A private detail of "armed off duty police officers wearing bullet proof vests" has been hired to "maintain safety" in Chicago's heavily gay North Halsted/Boystown corridor. The armed security team was hired by by the Northalsted Business Alliance after the second consecutive summer of street crime that has inflammed "racial tensions", according to ChicagoGoPride.com.
The enhanced and more visible security team started patrolling North Halsted this past weekend and consists of off-duty law enforcement officers hired by the Northalsted Business Alliance (NHBA), a non-profit group representing more than 80 businesses along North Halsted St. from Barry to Irving Park Road.
Since a video recording-gone-viral showing a late night stabbing in the heart of the Boystown neighborhood in July 2011, the debate over crime and racial tension in the city's LGBT community has continued to escalate.
This spring - as soon as temperatures heated up - the Boystown neighborhood again filled with displaced and often homeless youth. Following a series of robberies and assaults in the neighborhood from March through June, concerns over neighborhood safety grew and racial tensions appeared to reignite. Residents complain that large groups of loitering youth block building entrances, sidewalks and streets while dancing and yelling well past curfew. Critics argue Boystown is the only area where LGBT youth feel accepted.
The trouble began in July 2011 over Chicago's Black Gay Pride weekend. A brutal street brawl was captured on videotape by a local resident. The video shows more than a dozen Black LGBT youth arguing, fighting and attacking one young man. The victim was treated for multiple stab wounds and a collapsed lung.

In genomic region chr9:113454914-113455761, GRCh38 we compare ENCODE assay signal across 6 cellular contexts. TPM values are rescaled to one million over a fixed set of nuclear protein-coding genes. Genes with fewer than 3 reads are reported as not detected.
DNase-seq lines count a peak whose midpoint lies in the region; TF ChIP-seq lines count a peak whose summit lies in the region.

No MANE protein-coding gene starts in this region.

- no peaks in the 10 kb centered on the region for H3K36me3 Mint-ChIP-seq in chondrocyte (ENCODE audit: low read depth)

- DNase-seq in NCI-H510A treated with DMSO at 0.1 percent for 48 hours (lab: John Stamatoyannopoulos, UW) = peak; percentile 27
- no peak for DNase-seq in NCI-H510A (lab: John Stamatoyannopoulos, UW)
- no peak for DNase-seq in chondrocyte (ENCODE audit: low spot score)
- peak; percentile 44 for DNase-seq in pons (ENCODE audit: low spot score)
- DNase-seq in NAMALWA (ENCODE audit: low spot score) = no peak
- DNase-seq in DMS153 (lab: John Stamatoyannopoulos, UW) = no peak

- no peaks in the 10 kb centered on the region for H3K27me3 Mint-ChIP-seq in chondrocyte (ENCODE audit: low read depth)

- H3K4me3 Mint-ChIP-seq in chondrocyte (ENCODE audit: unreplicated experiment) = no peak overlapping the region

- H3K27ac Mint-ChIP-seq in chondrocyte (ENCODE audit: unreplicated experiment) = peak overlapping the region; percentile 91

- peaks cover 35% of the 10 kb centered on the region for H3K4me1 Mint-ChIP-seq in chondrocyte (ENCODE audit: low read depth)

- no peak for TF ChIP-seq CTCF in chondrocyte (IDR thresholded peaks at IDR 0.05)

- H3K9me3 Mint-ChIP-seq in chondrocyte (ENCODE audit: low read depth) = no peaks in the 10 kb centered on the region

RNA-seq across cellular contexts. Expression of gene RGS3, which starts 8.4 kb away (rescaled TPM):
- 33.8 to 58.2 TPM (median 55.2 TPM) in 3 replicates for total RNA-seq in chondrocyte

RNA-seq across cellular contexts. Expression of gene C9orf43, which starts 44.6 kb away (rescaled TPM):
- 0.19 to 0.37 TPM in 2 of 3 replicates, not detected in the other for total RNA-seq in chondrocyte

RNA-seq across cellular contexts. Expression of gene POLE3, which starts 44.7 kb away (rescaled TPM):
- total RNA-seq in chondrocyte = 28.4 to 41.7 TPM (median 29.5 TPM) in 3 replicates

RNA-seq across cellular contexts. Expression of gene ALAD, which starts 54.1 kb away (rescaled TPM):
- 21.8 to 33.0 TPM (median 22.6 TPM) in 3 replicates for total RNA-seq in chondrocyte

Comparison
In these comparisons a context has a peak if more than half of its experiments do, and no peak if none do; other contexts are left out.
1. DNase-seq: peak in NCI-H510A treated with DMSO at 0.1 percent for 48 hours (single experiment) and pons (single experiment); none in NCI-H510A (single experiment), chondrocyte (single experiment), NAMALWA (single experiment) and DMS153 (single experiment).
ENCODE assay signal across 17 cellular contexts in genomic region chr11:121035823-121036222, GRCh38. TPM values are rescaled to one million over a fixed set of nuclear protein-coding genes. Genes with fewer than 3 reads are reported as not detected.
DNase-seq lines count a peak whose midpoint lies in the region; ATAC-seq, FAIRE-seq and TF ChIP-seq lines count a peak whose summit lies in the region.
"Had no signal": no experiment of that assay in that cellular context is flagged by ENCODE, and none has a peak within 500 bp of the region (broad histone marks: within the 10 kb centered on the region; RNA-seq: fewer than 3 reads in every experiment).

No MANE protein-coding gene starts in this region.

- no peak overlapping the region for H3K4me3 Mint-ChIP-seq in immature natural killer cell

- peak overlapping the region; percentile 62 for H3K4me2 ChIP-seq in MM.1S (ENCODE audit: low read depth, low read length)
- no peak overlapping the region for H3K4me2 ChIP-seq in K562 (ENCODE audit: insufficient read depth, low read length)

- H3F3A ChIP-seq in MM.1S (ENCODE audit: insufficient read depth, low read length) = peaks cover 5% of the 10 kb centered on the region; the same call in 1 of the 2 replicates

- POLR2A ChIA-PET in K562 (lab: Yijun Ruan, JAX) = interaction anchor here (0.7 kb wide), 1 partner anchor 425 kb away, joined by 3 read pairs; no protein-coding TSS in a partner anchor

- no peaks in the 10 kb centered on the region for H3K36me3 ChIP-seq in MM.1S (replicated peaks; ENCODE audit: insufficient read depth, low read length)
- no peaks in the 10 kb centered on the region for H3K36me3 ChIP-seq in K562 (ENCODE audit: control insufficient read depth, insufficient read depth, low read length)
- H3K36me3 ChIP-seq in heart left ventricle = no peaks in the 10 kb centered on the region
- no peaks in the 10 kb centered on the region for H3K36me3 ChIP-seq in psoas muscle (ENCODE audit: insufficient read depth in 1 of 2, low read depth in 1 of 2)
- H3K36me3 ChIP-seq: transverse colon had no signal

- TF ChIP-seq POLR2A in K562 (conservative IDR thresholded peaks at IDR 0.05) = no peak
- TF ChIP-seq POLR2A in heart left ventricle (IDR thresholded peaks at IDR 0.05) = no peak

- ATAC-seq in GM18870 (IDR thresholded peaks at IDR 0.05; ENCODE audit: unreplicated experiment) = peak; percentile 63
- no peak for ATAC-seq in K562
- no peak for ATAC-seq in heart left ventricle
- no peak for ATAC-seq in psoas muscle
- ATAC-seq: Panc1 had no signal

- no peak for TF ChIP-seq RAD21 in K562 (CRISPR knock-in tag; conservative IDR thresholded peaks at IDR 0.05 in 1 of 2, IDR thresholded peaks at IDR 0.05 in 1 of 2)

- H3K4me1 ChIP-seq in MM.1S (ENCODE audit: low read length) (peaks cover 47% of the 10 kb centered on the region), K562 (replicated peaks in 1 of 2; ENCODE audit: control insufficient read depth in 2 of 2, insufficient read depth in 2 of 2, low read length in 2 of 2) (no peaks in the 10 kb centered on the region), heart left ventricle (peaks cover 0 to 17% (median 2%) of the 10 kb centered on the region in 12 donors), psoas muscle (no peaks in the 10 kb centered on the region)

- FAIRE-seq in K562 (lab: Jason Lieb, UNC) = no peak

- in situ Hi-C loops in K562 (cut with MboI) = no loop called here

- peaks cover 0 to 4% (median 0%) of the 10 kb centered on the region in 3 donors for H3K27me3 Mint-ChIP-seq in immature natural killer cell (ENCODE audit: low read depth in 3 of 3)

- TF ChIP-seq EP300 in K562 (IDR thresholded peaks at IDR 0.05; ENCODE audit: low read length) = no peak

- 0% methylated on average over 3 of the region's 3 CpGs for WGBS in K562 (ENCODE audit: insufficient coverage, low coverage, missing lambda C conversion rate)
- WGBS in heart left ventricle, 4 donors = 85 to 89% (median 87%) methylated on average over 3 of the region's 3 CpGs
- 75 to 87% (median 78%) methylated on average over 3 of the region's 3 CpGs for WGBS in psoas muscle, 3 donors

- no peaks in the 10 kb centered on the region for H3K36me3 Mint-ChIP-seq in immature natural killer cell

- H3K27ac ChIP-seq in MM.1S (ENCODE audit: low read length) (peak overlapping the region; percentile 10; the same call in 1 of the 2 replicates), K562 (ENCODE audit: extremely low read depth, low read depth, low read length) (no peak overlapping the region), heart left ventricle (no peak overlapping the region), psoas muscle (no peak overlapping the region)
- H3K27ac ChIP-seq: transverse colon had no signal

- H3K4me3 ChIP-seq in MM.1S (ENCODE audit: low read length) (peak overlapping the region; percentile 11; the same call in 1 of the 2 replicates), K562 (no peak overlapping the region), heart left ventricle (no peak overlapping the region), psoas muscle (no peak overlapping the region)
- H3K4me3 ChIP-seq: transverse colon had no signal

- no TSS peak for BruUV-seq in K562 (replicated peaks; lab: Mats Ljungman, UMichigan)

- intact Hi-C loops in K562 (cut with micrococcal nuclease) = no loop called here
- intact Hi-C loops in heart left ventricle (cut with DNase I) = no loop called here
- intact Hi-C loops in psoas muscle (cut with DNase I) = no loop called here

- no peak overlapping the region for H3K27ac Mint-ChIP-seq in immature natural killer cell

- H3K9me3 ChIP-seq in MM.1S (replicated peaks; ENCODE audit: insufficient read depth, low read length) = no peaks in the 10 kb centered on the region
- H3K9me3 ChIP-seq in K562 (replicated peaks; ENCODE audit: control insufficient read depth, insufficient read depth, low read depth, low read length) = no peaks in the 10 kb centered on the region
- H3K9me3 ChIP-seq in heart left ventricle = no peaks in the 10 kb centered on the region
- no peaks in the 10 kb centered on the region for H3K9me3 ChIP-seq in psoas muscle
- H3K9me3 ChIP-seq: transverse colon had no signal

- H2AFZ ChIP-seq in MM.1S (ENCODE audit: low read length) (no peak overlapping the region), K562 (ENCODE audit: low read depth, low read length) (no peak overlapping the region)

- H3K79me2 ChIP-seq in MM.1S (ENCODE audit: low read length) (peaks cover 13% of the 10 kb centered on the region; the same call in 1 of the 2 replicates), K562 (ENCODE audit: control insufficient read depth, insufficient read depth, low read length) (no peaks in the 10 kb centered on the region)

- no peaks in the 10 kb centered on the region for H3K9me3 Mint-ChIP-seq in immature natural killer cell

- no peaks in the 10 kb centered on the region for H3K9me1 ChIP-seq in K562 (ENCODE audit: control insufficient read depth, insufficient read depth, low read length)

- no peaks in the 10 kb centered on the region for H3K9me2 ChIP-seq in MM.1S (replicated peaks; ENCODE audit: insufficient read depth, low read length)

Suspects were ultimately arrested. The vicious fight apparently started after a petty sidewalk encounter.
Boystown boasts among the lowest crime rates in the city. But that brawl was the third stabbing in the upscale and heavily gay neighborhood in as many weeks. The previous incidents also involved Black LGBT youth. Before the Black Gay Pride incident, the most recent stabbing victim had been white.
The stabbings and the presence of Black/Latino street youth in the upscale neighborhood have sparked a racially-fueled debate. Tensions flared last summer as "about 600 people" attended a community policing meeting. The debate "quickly turned to race" and was characterized by "yelling, cheers, booing and fights".
One final note: The article is non-attributed. There is no mention of the extent of the private security force's powers. There is also no mention of its policy regarding use of force, no details regarding arrest and detainment procedures and no comment or pushback on the private police force's accountability. Will arrest statistics be shared with the public? Who will listen to complaints about excessive force? Tsk, tsk.